According to an optional feature of the invention, the transmission parameters include transmission parameter set constraints. This provides particularly suitable transmission parameters for controlling the transmission performance, and may in particular allow limiting the interference level. Transmission parameter set constraints may constrain the set of transmission parameters from which parameters for transmission can be selected. For example, in the HSDPA and HSUPA services of the UMTS cellular communication system, the transmission parameter set constraint may be a limitation of available transmission format combinations (TFCs).

  According to an optional feature of the invention, the transmission parameter may be a transmission parameter for an initial transmission of a message. This can provide particularly advantageous performance and efficient control. For example, the probability of receiving an initial transmission in a retransmission manner has a major effect on the average retransmission delay for retransmission operations.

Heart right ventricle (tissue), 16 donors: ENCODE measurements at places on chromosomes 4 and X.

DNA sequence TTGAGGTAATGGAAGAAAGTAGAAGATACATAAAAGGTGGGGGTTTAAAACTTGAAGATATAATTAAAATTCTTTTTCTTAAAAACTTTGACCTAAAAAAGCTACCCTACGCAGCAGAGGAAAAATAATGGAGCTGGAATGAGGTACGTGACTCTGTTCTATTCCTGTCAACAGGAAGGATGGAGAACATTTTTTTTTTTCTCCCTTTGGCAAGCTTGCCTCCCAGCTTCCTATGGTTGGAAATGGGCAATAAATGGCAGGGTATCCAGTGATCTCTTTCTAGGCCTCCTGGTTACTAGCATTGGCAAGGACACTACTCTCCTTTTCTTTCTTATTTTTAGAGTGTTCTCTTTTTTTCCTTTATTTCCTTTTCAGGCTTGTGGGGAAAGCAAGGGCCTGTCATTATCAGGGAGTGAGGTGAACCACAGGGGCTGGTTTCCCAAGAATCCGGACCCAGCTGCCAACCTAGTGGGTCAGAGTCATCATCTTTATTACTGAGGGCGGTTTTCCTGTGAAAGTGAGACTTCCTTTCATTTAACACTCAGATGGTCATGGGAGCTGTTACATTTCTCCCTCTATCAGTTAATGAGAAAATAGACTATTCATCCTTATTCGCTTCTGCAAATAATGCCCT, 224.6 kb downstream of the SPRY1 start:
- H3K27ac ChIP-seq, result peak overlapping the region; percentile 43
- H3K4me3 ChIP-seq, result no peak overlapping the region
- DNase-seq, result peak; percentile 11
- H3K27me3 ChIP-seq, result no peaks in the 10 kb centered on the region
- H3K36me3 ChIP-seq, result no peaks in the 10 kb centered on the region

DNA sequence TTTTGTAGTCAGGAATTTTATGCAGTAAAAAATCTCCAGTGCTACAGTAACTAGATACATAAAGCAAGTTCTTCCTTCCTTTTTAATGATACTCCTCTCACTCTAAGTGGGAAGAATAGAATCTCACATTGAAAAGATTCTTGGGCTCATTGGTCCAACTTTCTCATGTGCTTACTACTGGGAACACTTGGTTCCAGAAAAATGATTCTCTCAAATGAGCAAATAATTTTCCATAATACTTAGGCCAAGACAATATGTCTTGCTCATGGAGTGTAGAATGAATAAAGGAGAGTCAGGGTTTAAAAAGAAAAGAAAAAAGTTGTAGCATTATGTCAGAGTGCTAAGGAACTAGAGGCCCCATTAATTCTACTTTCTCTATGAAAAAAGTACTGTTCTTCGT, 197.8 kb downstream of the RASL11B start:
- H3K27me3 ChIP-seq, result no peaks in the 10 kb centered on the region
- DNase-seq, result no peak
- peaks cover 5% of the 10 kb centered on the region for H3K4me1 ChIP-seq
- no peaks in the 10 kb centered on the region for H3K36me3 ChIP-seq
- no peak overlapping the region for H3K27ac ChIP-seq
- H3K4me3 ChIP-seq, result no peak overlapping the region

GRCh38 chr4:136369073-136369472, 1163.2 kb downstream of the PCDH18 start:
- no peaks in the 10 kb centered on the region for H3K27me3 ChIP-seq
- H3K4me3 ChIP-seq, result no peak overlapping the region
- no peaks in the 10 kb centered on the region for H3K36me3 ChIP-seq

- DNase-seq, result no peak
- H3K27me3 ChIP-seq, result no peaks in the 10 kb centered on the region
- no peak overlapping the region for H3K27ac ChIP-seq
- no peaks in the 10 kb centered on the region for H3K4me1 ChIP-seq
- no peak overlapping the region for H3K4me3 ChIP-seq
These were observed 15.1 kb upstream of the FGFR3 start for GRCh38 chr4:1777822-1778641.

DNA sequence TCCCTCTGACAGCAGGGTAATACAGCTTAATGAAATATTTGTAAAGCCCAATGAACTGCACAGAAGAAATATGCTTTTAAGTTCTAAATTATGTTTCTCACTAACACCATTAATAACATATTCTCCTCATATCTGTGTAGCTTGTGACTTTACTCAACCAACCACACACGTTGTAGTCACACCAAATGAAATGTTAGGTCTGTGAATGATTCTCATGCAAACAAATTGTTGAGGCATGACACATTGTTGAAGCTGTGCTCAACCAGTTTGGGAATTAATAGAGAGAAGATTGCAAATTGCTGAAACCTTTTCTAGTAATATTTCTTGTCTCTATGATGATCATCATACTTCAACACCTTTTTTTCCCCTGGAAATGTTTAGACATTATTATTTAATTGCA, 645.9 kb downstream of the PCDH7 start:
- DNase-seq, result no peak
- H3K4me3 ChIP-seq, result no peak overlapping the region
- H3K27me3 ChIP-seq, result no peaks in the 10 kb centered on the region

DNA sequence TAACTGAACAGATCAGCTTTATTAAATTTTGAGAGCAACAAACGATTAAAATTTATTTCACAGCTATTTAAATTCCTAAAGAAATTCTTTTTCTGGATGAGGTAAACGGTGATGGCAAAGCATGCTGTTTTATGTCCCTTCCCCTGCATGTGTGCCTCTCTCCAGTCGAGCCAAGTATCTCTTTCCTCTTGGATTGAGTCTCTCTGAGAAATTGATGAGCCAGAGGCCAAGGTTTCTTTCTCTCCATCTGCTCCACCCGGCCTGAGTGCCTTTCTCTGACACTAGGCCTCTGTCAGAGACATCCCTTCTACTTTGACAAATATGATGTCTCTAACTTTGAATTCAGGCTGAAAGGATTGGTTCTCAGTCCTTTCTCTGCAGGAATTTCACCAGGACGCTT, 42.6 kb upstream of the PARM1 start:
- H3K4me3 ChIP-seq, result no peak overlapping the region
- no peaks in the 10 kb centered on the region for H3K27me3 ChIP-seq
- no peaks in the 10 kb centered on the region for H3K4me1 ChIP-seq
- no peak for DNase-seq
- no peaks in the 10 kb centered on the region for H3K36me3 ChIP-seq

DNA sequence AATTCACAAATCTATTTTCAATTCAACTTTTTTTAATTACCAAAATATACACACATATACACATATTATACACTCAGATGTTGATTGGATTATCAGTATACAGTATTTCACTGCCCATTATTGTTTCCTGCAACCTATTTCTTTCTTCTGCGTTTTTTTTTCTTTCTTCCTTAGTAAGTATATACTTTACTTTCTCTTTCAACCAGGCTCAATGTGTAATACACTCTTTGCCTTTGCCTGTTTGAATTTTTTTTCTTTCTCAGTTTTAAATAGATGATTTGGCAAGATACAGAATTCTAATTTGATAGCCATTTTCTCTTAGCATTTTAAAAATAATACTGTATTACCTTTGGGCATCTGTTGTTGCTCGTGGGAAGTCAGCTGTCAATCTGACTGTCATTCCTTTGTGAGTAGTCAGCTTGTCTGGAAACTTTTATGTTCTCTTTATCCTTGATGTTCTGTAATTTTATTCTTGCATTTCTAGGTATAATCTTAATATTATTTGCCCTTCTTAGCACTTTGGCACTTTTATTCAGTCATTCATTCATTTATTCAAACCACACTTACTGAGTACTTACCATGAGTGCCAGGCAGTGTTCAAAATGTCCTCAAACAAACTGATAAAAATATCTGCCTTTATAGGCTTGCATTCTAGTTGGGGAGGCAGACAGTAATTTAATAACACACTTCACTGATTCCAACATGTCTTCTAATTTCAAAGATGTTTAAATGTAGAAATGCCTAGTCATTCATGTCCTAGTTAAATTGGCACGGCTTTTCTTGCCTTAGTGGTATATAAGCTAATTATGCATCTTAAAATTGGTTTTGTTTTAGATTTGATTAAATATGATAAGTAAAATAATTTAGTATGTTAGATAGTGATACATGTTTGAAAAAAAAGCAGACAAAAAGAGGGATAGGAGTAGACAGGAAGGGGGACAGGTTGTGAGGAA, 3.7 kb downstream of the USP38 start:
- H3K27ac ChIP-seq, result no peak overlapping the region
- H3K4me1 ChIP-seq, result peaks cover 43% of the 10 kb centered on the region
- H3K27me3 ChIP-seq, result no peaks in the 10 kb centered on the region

According to an optional feature of the invention, the probability of a retransmission request depends on the transmission parameter setting. The probability of retransmission may depend on the transmission parameter settings. The present invention may advantageously provide means for controlling retransmission characteristics, in particular the latency of retransmissions, by controlling the transmission parameters according to the target parameter.

  According to an optional feature of the invention, the loading means may be operable to determine a load characteristic depending on the amount of pending transmission data. This provides an advantageous measure of system load. In many embodiments, determining load characteristics as a function of the amount of pending data is particularly simple, yet still provides an accurate indicator of current load.